She loved Super Grover

Rowan Margaret Sibthorp.jpg

Today is the 10th anniversary of the passing of Rowan Margaret Sibthorp. We honor her legacy, and are grateful to share this reflection from her parents, Colleen and Bryan. The Quad Cities Community Foundation is proud to have the Rowan Margaret Sibthorp Fund, which was started with memorial gifts made in Rowan’s memory.

In many ways, Rowan Sibthorp was a healthy, typical child. She loved Super Grover, hated going to bed at night (and waking up in the morning!), and played with her baby sister like she had her own puppy. She was a charming, content kid with radiant blue eyes that charmed strangers. Constantly in motion, she reminded her parents of pinwheels. She vacationed in Michigan with her family, attended school, and loved companionship.

Rowan was born with Trisomy 18, an incurable genetic disorder. Her parents, Bryan and Colleen, were warned by physicians that Rowan might not survive infancy. They worked closely with the nurses at Trinity Hospital, a neonatologist, the State of Illinois early intervention program, therapists, educators at home—and quickly assembled a strong network of family, friends, experts, and support professionals who could help the Sibthorp family achieve the best possible care for Rowan.

A major source of information and respite for the Sibthorps came from SOFT, the Support Organization for Trisomy 18. It is a nonprofit organization dedicated to helping children with trisomies, as well as their families. In addition to being a primary source of research and information, each year SOFT holds an annual conference for families in a city that has a children’s hospital, and arranges meetings with expert physicians for the families.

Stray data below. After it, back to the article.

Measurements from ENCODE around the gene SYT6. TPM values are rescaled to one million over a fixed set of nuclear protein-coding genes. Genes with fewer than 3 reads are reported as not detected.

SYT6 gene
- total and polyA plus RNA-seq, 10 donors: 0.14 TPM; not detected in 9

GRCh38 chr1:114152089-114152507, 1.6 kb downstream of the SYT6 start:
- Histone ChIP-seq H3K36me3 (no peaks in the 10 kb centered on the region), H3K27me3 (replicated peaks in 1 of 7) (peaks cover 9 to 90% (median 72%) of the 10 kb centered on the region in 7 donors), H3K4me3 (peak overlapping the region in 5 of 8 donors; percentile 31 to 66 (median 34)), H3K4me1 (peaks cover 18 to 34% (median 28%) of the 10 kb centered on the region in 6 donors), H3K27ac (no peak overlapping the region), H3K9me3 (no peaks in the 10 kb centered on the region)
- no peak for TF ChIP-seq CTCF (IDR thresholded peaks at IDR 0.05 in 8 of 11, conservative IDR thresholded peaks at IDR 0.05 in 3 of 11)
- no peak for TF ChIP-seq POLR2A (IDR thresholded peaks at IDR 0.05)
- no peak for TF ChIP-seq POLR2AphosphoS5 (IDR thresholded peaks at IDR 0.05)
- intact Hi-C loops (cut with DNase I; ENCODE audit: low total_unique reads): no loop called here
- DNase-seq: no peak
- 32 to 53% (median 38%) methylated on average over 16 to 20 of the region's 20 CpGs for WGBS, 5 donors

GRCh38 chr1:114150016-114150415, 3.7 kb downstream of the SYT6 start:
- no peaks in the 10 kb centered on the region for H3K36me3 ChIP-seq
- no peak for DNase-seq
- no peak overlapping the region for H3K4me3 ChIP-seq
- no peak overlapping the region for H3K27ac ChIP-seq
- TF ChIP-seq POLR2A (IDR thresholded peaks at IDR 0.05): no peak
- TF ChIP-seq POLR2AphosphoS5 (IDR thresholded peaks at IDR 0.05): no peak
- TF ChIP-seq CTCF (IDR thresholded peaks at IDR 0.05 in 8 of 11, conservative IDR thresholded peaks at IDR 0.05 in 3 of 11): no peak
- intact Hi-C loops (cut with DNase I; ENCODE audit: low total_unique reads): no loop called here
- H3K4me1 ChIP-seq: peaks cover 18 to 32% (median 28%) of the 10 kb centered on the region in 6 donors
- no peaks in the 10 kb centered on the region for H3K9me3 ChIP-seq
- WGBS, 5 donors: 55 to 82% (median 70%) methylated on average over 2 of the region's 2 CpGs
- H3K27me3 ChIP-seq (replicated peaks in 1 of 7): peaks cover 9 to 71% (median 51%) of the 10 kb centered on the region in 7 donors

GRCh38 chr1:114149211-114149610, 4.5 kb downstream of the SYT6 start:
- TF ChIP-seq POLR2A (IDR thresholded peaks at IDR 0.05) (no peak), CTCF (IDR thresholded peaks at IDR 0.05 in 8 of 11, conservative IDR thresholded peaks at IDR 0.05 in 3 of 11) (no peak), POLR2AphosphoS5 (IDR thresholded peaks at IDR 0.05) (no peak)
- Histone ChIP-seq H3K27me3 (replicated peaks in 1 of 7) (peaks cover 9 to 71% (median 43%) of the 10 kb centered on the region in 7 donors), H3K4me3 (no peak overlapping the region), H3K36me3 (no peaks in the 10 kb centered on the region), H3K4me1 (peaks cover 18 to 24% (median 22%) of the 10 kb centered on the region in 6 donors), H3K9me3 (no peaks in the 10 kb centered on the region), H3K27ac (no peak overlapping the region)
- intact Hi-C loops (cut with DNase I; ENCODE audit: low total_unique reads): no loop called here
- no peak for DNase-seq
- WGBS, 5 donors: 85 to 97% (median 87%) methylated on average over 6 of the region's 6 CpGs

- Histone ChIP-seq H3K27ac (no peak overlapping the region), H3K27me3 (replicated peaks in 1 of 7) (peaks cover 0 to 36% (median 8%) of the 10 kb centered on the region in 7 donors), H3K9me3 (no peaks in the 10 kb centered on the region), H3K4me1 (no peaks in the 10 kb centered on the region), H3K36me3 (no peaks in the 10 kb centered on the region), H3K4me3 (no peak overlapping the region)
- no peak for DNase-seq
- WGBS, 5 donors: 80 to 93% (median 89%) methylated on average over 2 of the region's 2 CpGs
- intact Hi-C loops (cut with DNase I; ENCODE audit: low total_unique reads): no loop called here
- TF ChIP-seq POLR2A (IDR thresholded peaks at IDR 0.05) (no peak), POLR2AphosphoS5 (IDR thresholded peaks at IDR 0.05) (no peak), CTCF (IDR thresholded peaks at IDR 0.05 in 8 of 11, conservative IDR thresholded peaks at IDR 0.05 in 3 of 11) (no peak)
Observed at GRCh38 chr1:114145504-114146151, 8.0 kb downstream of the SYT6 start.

Colleen described those meetings as “life changing.”

When she was old enough, Rowan attended the Special Kids in Pre-School (SKIP) program at Rock Island-Milan Community School District. She moved up to the Black Hawk Area Special Education Center, where she connected with peers and won over her teachers with her vibrant blue eyes.

Rowan passed away at age 8. Her memorial service sparked an outpouring of generosity from people whose lives were touched by Rowan. Her family was inspired to use the memorial gifts to establish the Rowan Margaret Sibthorp Fund at the Quad Cities Community Foundation. Their wish is to give back to SOFT, the organization that provides “life changing” support to families with children like Rowan.

Ted Stephens IIIDonors